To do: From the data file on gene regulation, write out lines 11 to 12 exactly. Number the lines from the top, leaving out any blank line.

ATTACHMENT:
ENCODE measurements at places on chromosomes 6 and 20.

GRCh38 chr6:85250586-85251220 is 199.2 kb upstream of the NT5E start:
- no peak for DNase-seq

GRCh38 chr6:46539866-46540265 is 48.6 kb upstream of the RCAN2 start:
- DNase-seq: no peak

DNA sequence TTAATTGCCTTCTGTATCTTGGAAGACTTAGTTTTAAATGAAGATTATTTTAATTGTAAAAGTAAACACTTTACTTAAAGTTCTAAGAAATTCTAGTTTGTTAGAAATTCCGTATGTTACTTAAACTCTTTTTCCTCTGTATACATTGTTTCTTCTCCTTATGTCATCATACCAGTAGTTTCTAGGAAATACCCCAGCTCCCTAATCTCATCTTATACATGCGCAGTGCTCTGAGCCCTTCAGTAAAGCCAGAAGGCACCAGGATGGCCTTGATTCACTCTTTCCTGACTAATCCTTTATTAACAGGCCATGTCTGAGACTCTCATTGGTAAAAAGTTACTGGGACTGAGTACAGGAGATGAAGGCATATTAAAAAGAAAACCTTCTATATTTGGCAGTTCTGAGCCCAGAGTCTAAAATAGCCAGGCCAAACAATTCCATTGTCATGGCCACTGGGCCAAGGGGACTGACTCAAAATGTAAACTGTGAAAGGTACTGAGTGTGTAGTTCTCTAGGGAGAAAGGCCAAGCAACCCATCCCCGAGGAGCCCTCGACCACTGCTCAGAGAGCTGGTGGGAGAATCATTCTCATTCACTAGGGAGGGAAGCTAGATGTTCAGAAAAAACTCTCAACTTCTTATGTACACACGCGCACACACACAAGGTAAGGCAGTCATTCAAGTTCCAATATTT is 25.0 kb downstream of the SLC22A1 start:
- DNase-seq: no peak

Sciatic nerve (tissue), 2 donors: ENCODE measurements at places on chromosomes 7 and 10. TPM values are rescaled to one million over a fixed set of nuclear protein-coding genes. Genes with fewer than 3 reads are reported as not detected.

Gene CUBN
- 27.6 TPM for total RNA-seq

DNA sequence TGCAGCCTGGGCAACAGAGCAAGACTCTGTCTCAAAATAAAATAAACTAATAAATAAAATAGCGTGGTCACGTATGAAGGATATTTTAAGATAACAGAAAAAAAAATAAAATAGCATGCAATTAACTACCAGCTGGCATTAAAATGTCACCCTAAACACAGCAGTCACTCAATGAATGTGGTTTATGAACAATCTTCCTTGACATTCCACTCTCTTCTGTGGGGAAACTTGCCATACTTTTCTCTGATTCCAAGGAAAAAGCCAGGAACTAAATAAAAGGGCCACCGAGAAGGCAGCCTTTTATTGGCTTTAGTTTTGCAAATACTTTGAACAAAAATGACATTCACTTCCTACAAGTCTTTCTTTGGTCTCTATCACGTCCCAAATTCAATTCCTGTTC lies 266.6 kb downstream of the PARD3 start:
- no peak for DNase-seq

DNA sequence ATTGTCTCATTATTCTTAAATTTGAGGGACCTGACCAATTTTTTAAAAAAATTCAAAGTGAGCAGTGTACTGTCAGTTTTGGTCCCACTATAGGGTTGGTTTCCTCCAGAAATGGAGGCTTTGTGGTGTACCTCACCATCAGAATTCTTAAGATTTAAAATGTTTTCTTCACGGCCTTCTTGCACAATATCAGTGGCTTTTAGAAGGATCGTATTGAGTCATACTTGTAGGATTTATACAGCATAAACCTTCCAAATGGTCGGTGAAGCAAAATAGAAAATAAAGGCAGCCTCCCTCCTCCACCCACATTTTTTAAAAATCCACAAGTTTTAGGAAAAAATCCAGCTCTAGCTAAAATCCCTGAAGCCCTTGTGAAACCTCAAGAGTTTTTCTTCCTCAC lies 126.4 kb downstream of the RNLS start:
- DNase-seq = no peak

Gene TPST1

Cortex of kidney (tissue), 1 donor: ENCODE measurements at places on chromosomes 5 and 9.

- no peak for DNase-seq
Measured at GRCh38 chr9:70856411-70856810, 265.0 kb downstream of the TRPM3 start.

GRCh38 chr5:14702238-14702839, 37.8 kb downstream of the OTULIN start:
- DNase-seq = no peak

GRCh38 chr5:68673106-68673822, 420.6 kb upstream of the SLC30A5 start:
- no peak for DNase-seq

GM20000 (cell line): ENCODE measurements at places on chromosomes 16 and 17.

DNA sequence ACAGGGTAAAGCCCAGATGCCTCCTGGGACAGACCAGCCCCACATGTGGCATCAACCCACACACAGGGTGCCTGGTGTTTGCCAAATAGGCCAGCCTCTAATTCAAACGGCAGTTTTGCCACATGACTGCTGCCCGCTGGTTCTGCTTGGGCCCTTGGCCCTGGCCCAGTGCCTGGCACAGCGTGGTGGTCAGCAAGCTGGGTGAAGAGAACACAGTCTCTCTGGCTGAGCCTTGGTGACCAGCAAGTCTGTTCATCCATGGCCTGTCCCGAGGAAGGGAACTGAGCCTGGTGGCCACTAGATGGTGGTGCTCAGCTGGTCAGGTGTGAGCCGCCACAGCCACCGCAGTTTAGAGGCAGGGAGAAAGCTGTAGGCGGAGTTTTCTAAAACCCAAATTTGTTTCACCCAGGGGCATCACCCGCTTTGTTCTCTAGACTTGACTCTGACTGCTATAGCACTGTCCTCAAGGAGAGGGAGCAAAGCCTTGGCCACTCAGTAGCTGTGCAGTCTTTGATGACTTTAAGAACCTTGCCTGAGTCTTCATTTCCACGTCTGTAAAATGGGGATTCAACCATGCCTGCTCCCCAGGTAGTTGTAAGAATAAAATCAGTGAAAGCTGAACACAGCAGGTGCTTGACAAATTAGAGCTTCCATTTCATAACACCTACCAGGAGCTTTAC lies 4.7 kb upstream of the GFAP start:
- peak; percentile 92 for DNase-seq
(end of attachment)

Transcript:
DNA sequence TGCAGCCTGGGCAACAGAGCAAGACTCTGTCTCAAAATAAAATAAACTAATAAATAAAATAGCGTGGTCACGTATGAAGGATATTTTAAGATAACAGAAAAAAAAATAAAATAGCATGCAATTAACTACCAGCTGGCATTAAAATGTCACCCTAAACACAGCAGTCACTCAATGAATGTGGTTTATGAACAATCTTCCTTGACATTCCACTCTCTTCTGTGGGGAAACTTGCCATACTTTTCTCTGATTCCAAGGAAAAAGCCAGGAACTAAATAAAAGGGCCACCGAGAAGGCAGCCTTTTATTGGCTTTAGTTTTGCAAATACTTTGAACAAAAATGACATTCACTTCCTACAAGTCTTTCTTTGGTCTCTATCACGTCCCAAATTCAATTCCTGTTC lies 266.6 kb downstream of the PARD3 start:
- no peak for DNase-seq